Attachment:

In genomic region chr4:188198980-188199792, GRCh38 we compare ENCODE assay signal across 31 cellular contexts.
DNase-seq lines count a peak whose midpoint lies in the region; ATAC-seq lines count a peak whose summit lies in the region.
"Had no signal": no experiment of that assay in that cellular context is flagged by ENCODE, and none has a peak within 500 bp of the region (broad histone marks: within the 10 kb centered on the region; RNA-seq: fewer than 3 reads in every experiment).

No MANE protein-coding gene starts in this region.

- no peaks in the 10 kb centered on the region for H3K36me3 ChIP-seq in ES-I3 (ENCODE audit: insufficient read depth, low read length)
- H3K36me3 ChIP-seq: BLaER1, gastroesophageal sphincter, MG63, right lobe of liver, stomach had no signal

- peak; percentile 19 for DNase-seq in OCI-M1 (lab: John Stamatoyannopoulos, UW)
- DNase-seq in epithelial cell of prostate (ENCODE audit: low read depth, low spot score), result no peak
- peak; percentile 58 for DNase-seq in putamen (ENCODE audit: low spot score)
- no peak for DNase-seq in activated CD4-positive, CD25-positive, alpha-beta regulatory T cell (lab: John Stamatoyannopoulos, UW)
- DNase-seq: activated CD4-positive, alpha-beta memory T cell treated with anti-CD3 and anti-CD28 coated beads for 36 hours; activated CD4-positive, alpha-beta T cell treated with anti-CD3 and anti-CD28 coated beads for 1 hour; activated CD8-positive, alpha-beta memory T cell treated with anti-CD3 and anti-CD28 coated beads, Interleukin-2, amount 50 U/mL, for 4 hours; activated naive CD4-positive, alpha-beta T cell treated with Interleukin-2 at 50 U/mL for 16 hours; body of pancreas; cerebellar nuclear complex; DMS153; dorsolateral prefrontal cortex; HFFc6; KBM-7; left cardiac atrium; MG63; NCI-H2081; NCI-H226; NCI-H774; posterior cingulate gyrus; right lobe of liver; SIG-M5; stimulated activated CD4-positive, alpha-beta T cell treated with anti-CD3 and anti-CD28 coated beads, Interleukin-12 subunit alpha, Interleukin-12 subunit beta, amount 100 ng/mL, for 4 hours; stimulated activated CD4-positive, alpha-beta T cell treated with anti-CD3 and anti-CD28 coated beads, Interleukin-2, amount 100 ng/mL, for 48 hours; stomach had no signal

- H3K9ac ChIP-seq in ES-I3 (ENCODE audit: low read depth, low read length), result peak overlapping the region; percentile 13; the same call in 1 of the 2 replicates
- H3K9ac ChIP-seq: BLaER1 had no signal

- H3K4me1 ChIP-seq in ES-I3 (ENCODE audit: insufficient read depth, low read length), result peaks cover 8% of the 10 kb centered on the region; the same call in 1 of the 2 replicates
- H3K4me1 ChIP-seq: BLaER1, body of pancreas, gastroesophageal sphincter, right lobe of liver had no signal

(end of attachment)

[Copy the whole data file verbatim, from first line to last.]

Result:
In genomic region chr4:188198980-188199792, GRCh38 we compare ENCODE assay signal across 31 cellular contexts.
DNase-seq lines count a peak whose midpoint lies in the region; ATAC-seq lines count a peak whose summit lies in the region.
"Had no signal": no experiment of that assay in that cellular context is flagged by ENCODE, and none has a peak within 500 bp of the region (broad histone marks: within the 10 kb centered on the region; RNA-seq: fewer than 3 reads in every experiment).

No MANE protein-coding gene starts in this region.

- no peaks in the 10 kb centered on the region for H3K36me3 ChIP-seq in ES-I3 (ENCODE audit: insufficient read depth, low read length)
- H3K36me3 ChIP-seq: BLaER1, gastroesophageal sphincter, MG63, right lobe of liver, stomach had no signal

- peak; percentile 19 for DNase-seq in OCI-M1 (lab: John Stamatoyannopoulos, UW)
- DNase-seq in epithelial cell of prostate (ENCODE audit: low read depth, low spot score), result no peak
- peak; percentile 58 for DNase-seq in putamen (ENCODE audit: low spot score)
- no peak for DNase-seq in activated CD4-positive, CD25-positive, alpha-beta regulatory T cell (lab: John Stamatoyannopoulos, UW)
- DNase-seq: activated CD4-positive, alpha-beta memory T cell treated with anti-CD3 and anti-CD28 coated beads for 36 hours; activated CD4-positive, alpha-beta T cell treated with anti-CD3 and anti-CD28 coated beads for 1 hour; activated CD8-positive, alpha-beta memory T cell treated with anti-CD3 and anti-CD28 coated beads, Interleukin-2, amount 50 U/mL, for 4 hours; activated naive CD4-positive, alpha-beta T cell treated with Interleukin-2 at 50 U/mL for 16 hours; body of pancreas; cerebellar nuclear complex; DMS153; dorsolateral prefrontal cortex; HFFc6; KBM-7; left cardiac atrium; MG63; NCI-H2081; NCI-H226; NCI-H774; posterior cingulate gyrus; right lobe of liver; SIG-M5; stimulated activated CD4-positive, alpha-beta T cell treated with anti-CD3 and anti-CD28 coated beads, Interleukin-12 subunit alpha, Interleukin-12 subunit beta, amount 100 ng/mL, for 4 hours; stimulated activated CD4-positive, alpha-beta T cell treated with anti-CD3 and anti-CD28 coated beads, Interleukin-2, amount 100 ng/mL, for 48 hours; stomach had no signal

- H3K9ac ChIP-seq in ES-I3 (ENCODE audit: low read depth, low read length), result peak overlapping the region; percentile 13; the same call in 1 of the 2 replicates
- H3K9ac ChIP-seq: BLaER1 had no signal

- H3K4me1 ChIP-seq in ES-I3 (ENCODE audit: insufficient read depth, low read length), result peaks cover 8% of the 10 kb centered on the region; the same call in 1 of the 2 replicates
- H3K4me1 ChIP-seq: BLaER1, body of pancreas, gastroesophageal sphincter, right lobe of liver had no signal